"See!" exclaimed the scout, unconsciously directing the attention of Cora to the quarters of her own father, "how that shot has made the stones fly from the side of the commandant's house! Ay! these Frenchers will pull it to pieces faster than it was put together, solid and thick though it be!"
"Heyward, I sicken at the sight of danger that I cannot share," said the undaunted but anxious daughter. "Let us go to Montcalm, and demand admission: he dare not deny a child the boon."
"You would scarce find the tent of the Frenchman with the hair on your head"; said the blunt scout. "If I had but one of the thousand boats which lie empty along that shore, it might be done! Ha! here will soon be an end of the firing, for yonder comes a fog that will turn day to night, and make an Indian arrow more dangerous than a molded cannon. Now, if you are equal to the work, and will follow, I will make a push; for I long to get down into that camp, if it be only to scatter some Mingo dogs that I see lurking in the skirts of yonder thicket of birch."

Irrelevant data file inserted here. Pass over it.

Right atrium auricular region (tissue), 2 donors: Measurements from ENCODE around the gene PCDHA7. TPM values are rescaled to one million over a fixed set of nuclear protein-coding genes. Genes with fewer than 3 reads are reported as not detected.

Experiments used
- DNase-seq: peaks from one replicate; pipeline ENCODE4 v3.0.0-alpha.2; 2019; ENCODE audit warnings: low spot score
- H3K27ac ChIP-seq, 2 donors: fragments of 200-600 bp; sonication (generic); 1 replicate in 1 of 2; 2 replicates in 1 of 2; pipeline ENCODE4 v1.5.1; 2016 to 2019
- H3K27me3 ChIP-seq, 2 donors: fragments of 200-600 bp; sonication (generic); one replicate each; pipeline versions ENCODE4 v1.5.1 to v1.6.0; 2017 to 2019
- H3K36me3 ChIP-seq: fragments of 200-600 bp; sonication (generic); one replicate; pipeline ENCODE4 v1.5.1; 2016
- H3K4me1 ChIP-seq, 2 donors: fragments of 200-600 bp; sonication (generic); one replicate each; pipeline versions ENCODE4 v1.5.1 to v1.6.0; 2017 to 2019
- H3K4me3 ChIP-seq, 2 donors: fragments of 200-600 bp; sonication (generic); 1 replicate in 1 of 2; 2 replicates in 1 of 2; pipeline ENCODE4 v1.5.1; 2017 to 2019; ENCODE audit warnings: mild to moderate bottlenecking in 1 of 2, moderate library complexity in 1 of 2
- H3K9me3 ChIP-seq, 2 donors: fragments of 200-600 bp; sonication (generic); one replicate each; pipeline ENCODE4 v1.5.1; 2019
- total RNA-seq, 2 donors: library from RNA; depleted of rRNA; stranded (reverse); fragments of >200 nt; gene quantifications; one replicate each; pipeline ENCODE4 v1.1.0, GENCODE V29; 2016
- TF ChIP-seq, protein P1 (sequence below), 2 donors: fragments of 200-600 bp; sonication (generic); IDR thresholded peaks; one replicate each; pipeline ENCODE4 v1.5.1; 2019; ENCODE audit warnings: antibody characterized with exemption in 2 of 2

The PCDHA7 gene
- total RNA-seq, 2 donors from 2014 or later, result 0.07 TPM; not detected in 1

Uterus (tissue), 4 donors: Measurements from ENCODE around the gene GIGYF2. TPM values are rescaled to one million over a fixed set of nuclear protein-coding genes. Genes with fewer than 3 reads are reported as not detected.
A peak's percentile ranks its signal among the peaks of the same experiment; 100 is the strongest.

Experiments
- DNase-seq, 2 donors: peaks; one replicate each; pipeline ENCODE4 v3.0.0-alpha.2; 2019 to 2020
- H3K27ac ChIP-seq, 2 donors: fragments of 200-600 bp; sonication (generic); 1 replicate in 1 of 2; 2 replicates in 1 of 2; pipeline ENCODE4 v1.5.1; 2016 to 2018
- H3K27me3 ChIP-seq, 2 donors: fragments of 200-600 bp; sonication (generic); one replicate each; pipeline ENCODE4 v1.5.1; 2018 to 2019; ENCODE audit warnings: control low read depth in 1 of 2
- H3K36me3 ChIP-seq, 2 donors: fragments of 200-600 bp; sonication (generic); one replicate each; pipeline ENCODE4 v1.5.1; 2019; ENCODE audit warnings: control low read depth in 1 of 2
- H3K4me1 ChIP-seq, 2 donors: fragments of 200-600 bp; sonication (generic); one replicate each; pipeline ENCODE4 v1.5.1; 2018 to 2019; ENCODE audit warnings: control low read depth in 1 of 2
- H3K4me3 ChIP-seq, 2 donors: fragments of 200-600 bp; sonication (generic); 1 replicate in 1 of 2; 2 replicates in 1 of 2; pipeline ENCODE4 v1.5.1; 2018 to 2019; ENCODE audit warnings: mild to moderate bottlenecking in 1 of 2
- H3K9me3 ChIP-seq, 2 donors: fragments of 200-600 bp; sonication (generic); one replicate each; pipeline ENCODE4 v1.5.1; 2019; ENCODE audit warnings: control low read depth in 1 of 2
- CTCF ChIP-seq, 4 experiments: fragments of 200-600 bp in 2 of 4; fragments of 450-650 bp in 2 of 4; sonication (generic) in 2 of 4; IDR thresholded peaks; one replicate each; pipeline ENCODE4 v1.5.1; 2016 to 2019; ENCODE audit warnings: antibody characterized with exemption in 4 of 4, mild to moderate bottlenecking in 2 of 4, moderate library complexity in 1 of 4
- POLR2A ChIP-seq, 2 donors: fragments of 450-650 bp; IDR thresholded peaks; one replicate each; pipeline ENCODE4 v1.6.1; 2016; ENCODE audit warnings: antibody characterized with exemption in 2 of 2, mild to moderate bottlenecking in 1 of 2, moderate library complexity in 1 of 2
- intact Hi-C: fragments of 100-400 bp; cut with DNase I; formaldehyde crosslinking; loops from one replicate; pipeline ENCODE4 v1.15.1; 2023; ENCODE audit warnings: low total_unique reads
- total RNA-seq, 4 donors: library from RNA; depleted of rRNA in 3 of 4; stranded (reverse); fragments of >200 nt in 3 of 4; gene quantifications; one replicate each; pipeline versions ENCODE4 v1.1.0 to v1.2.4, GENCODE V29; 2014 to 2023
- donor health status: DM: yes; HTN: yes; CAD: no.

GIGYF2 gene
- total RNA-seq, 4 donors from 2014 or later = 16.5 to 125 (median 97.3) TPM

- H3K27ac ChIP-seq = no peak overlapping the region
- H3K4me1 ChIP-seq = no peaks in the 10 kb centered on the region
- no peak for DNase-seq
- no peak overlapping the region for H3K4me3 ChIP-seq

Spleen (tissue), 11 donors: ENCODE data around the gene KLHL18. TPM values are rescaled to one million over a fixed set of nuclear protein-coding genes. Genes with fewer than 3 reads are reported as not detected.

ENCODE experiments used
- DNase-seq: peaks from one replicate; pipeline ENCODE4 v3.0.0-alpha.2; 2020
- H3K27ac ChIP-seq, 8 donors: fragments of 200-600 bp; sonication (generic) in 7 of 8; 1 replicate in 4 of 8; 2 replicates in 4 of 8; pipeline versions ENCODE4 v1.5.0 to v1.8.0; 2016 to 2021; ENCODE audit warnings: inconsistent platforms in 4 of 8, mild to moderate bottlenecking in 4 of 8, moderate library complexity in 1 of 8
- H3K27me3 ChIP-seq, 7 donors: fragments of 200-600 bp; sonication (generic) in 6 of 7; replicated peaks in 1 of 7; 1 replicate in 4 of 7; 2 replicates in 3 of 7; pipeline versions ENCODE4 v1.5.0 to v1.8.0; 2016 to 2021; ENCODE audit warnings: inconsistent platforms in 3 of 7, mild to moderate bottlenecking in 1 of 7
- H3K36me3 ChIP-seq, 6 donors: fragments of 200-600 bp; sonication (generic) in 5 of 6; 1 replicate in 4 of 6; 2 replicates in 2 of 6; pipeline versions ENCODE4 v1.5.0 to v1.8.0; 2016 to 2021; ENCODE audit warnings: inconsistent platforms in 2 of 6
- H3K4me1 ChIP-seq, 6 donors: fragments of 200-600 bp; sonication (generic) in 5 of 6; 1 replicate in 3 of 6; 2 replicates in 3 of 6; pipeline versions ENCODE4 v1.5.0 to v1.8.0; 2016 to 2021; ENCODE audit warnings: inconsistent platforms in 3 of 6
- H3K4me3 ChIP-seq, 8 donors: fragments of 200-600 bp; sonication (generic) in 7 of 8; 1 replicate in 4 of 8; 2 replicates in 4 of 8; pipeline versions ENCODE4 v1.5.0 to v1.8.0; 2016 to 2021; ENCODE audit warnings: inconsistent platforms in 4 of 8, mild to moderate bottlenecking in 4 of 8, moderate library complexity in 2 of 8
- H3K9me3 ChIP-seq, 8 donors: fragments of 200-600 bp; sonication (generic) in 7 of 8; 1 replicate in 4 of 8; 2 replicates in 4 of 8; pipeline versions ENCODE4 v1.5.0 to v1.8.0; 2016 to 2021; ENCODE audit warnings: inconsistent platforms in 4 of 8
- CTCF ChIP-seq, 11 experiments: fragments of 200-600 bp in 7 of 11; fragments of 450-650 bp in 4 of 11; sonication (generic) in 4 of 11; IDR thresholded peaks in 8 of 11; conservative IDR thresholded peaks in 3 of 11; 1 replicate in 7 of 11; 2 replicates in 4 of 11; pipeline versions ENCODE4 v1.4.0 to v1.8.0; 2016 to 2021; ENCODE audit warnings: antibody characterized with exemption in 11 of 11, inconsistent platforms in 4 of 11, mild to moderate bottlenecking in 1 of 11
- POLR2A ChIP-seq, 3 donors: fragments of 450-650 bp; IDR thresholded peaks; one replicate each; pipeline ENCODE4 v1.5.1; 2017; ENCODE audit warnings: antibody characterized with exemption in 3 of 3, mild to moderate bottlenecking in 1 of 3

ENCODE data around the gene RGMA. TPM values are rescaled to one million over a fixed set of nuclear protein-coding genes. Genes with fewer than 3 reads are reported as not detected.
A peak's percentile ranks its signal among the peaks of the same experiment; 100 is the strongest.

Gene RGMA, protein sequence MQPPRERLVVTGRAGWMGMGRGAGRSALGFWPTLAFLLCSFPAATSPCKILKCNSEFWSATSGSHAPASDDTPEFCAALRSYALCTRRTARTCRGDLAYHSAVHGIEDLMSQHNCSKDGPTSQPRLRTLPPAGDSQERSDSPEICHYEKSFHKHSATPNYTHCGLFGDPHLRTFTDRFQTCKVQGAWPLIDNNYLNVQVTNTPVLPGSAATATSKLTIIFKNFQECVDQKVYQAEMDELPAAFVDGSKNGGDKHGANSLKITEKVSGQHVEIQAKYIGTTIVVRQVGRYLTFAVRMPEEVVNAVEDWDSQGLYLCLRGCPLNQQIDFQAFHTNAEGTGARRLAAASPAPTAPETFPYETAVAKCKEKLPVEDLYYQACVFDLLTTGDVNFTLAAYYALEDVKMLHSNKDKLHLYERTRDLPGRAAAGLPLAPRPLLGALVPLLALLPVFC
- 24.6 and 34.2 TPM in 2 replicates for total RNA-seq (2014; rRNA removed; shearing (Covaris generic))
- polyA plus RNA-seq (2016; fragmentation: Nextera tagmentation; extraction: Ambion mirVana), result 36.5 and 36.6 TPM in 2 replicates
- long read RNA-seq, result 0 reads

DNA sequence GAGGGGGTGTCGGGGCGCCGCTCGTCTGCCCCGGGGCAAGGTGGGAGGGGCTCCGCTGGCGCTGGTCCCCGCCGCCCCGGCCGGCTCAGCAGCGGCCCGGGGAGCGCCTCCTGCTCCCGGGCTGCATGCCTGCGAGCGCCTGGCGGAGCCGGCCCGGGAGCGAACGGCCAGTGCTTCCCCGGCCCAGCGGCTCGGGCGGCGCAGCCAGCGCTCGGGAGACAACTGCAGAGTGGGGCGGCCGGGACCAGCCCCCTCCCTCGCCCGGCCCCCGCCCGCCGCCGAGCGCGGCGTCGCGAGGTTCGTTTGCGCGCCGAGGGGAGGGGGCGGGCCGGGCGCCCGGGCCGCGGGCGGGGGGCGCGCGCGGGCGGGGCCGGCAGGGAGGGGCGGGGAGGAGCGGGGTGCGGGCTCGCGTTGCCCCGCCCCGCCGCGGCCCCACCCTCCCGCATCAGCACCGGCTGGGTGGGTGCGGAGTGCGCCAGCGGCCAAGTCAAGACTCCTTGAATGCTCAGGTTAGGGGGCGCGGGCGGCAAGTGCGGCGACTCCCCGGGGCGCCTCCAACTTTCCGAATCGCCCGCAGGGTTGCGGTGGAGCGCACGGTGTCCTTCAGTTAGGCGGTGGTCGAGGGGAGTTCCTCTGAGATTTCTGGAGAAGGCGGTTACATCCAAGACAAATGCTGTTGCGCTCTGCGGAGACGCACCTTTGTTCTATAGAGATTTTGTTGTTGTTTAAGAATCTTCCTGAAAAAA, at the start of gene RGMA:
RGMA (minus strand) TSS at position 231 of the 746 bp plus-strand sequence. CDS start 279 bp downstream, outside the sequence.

"We are equal," said Cora, firmly; "on such an errand we will follow to any danger."
The scout turned to her with a smile of honest and cordial approbation, as he answered:
"I would I had a thousand men, of brawny limbs and quick eyes, that feared death as little as you! I'd send them jabbering Frenchers back into their den again, afore the week was ended, howling like so many fettered hounds or hungry wolves. But, sir," he added, turning from her to the rest of the party, "the fog comes rolling down so fast, we shall have but just the time to meet it on the plain, and use it as a cover. Remember, if any accident should befall me, to keep the air blowing on your left cheeks — or, rather, follow the Mohicans; they'd scent their way, be it in day or be it at night."
He then waved his hand for them to follow, and threw himself down the steep declivity, with free, but careful footsteps. Heyward assisted the sisters to descend, and in a few minutes they were all far down a mountain whose sides they had climbed with so much toil and pain.
The direction taken by Hawkeye soon brought the travelers to the level of the plain, nearly opposite to a sally-port in the western curtain of the fort, which lay itself at the distance of about half a mile from the point where he halted to allow Duncan to come up with his charge. In their eagerness, and favored by the nature of the ground, they had anticipated the fog, which was rolling heavily down the lake, and it became necessary to pause, until the mists had wrapped the camp of the enemy in their fleecy mantle. The Mohicans profited by the delay, to steal out of the woods, and to make a survey of surrounding objects. They were followed at a little distance by the scout, with a view to profit early by their report, and to obtain some faint knowledge for himself of the more immediate localities.